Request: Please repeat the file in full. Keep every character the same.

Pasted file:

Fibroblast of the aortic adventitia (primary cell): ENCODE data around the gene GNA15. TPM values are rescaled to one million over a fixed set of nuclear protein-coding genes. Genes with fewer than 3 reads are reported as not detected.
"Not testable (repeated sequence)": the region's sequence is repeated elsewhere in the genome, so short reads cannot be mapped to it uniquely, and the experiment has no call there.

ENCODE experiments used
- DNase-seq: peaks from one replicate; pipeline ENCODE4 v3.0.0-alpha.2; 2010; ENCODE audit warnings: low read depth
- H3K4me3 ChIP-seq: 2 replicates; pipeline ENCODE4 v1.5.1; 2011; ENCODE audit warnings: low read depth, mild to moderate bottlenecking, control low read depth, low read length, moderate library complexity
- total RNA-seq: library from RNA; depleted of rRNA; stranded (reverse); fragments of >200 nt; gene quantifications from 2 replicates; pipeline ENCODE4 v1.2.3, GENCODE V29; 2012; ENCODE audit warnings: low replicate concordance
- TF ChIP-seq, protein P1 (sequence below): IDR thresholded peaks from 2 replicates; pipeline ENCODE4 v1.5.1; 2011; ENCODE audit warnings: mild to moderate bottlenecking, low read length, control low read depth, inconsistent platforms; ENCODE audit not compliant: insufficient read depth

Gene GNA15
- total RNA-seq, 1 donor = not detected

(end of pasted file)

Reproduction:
Fibroblast of the aortic adventitia (primary cell): ENCODE data around the gene GNA15. TPM values are rescaled to one million over a fixed set of nuclear protein-coding genes. Genes with fewer than 3 reads are reported as not detected.
"Not testable (repeated sequence)": the region's sequence is repeated elsewhere in the genome, so short reads cannot be mapped to it uniquely, and the experiment has no call there.

ENCODE experiments used
- DNase-seq: peaks from one replicate; pipeline ENCODE4 v3.0.0-alpha.2; 2010; ENCODE audit warnings: low read depth
- H3K4me3 ChIP-seq: 2 replicates; pipeline ENCODE4 v1.5.1; 2011; ENCODE audit warnings: low read depth, mild to moderate bottlenecking, control low read depth, low read length, moderate library complexity
- total RNA-seq: library from RNA; depleted of rRNA; stranded (reverse); fragments of >200 nt; gene quantifications from 2 replicates; pipeline ENCODE4 v1.2.3, GENCODE V29; 2012; ENCODE audit warnings: low replicate concordance
- TF ChIP-seq, protein P1 (sequence below): IDR thresholded peaks from 2 replicates; pipeline ENCODE4 v1.5.1; 2011; ENCODE audit warnings: mild to moderate bottlenecking, low read length, control low read depth, inconsistent platforms; ENCODE audit not compliant: insufficient read depth

Gene GNA15
- total RNA-seq, 1 donor = not detected